Sefir-Semler Gallery presents two conceptual artists in dialogue: Robert Barry, one of the most prominent representatives of American Minimalism and Conceptual Art and Croatian artist Ivan Kožari ?, whose work is linked to the International Conceptualism from the Western point of view. The selection of works highlights their completely different backgrounds and careers; and the influence of geographic, cultural and socio-political environments on the development of their respective styles.

Born in New York in 1936, Robert Barry is a veteran of Radical Minimalist Conceptual Art since the 1960s; challenging traditional rules and codices.He examines the relationship between surface and space, present and absent forms complemented by the viewer. In Space Paintings, for example, the space and makes it tangible in its sobriety, without any objective or emotional charge. Placing the painting on the wall, he works on the wall with his artwork. In the tradition of conceptual artists in the early 60s, he and his subverts reduce this own role as an artist. The selection and placement of words on monochrome colored or white paper and canvas in his early audio works, is similar random. Liberated from semantic contexts, the words are supposed to be emptiness ("Nothing seems to be the most potent thing in the world"). Accordingly, Barry created spatial installations using wires and transparent nylon filaments, performed actions with inert gas (inert gas series) or radioactive material (radiation pieces), and worked with acoustic frequencies, sounds, and speech. Robert Barry redefines empty space, even turning into the concept of a whole exhibition - during the exhibition the gallery wants to be closed - taking on the one hand a position of refusal, and emphasizing on the other hand a freedom beyond matter and common objectifications. Barry created spatial installations using wires and transparent nylon filaments, performed actions with inert gas (inert gas series) or radioactive material (radiation pieces), and worked with acoustic frequencies, sounds, and speech.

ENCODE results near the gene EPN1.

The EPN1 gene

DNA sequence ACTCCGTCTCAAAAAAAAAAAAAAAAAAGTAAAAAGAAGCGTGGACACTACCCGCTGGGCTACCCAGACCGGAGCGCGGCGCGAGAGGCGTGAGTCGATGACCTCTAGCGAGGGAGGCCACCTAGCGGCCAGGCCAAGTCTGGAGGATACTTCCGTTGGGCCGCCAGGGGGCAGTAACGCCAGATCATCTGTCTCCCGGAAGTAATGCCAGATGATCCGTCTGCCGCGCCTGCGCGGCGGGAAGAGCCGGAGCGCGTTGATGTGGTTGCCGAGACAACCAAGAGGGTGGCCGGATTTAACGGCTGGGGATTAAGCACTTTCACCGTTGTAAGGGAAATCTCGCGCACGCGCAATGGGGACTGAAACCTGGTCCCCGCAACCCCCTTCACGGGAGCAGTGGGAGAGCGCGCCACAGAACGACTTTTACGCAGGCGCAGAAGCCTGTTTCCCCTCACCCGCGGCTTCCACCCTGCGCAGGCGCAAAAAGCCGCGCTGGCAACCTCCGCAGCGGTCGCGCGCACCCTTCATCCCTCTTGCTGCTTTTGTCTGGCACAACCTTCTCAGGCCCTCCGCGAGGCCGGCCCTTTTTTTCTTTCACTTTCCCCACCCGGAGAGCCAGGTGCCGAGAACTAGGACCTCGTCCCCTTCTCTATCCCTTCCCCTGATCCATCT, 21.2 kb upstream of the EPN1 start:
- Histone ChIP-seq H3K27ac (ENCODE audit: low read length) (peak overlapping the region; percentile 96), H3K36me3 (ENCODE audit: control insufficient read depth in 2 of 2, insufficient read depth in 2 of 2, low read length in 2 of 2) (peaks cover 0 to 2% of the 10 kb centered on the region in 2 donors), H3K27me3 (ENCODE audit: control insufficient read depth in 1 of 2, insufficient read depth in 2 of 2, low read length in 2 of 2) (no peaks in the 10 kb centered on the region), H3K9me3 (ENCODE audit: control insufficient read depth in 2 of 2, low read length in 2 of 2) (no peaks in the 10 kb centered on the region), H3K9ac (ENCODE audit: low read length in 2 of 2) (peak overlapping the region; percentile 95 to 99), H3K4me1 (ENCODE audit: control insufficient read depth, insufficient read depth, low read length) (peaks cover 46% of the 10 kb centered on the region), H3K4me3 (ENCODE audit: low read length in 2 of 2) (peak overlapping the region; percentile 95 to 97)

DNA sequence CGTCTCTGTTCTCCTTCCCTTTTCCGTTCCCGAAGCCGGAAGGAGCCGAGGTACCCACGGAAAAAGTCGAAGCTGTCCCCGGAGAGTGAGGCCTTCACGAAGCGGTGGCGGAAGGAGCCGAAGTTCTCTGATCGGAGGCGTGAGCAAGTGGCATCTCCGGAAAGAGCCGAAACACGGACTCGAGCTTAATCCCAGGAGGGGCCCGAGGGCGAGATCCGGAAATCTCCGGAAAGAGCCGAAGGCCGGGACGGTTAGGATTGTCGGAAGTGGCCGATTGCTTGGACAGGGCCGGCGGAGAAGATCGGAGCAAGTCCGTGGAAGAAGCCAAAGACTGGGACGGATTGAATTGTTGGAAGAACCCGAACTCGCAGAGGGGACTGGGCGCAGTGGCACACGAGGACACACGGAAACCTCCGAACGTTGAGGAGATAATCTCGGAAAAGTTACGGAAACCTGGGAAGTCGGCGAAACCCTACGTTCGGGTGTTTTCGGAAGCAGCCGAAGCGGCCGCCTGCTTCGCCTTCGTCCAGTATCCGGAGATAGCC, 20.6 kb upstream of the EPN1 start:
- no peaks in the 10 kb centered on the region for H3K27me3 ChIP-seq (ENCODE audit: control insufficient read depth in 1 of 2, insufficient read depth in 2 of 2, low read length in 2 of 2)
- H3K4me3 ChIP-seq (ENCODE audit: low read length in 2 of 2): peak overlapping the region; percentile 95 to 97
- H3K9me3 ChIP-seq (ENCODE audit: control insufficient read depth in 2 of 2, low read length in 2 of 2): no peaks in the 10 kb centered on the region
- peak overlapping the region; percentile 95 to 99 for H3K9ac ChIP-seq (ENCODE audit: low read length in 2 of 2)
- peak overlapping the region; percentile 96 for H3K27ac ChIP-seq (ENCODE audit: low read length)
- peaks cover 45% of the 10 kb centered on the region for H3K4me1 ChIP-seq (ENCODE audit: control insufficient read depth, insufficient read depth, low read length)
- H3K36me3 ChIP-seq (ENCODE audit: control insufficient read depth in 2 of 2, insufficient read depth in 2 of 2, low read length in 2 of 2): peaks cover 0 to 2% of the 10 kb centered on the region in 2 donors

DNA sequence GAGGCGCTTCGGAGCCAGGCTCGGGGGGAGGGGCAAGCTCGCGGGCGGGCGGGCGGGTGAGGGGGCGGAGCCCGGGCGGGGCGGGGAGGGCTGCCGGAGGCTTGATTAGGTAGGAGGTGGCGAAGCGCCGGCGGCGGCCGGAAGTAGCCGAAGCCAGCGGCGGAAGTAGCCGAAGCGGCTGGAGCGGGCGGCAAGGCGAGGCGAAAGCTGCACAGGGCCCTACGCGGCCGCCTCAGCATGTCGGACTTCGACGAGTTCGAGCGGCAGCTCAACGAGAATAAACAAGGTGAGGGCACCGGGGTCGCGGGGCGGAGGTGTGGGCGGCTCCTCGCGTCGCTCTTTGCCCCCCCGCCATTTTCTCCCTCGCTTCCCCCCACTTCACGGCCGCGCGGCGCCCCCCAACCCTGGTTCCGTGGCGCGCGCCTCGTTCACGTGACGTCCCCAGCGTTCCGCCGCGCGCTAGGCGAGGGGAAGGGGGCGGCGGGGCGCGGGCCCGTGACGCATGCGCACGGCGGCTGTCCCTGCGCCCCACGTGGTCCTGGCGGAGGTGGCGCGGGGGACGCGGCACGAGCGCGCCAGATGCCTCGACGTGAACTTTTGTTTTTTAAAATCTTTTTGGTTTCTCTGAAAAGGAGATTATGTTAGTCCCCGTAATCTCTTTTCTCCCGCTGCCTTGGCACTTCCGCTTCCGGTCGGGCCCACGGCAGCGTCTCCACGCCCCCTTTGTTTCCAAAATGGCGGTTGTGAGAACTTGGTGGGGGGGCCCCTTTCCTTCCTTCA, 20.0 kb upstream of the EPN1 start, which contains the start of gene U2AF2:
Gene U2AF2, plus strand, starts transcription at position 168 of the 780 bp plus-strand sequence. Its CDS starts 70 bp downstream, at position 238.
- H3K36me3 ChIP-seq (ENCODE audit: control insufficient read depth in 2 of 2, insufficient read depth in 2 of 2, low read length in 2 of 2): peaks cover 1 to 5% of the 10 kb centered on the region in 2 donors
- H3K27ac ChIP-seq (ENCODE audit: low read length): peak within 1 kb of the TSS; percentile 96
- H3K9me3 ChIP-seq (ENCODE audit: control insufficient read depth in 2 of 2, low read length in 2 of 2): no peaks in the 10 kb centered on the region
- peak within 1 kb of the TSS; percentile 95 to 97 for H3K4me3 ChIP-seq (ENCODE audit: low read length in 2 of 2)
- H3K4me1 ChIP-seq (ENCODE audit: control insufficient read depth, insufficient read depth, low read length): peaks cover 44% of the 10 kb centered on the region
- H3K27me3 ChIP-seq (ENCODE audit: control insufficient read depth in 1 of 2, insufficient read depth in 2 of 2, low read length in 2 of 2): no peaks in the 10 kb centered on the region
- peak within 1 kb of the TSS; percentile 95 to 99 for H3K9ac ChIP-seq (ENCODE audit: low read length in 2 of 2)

While Barry's artistic practice follows a linear development, Ivan Kožaric turns out to be a stylistic nomad. His practice is characterized by constant variations, transformations and experiments, with the premise of guaranteeing artistic freedom. Ivan Kožaric, born in 1921 near Zagreb, began his artistic career at a time when Social Realism is the favoured artistic direction. Due to a more liberal form of socialism in Yugoslavia, in which artistic creativity was not regulated by the state, his first works stemmed from an engagement with modernity. Sculptures of human figures, such as the Seated Man, mark the beginning of his artistic practice in the 50s, a reminiscence of Giacometti, Maillol, Brancusi or Rodin. This modernist phase is replaced by an increasing abstraction, conceptualization and stylization of form; and the work determines the search for the appropriate approach. Although Kožaric is mostly known as a sculptor, he has worked in various media and has created an extensive body of work ranging from permanent and temporary sculptures, installations and urban interventions to assemblages, drawings, photographs and paintings. Regardless of the medium the works express purity and perfection of the form typical to Minimalism, and reflect the process of their creation. The lightness with which Kožaric adopts different styles, forming his own fresh, spontaneous and humoristic artistic language, lends the works an immediacy and makes the artist's joy in the creation of his works palpable.

Robert Barry participated at Paris Biennale (1971), documenta 5, Kassel (1972) curated by Harald Szeemann, and Venice Biennale (1972). His works are part of renowned international collections such as Stedelijk Museum, Amsterdam; Museum Ludwig, Cologne; Kunstmuseum Basel; MUMOK, Vienna; Albertina Museum, Vienna; MMK, Frankfurt; Chicago Art Institute, Chicago; Hirshhorn Museum, Washington; Guggenheim Museum, New York; Centre Pompidou, Paris; MOCA, Los Angeles and MoMA, New York.

Ivan Kožari?'s work has been shown in solo exhibitions at the following institutions: Musée d 'art Moderne de la Ville de Paris, Paris (2002); Art Pavilion, Zagreb (2005-2006) and Haus der Kunst, Munich (2013). He participated in numerous group exhibitions such as Venice Biennale (1976), Sa?o Paulo Biennale (1979) and documenta 11, Kassel (2002). Since 2007, Kožari?'s studio has been part of the collection of the Museum of Contemporary Art in Zagreb as a permanent installation.

exhibition views Sfeir-Semler Gallery Hamburg

Robert Barry


Ivan Kožaric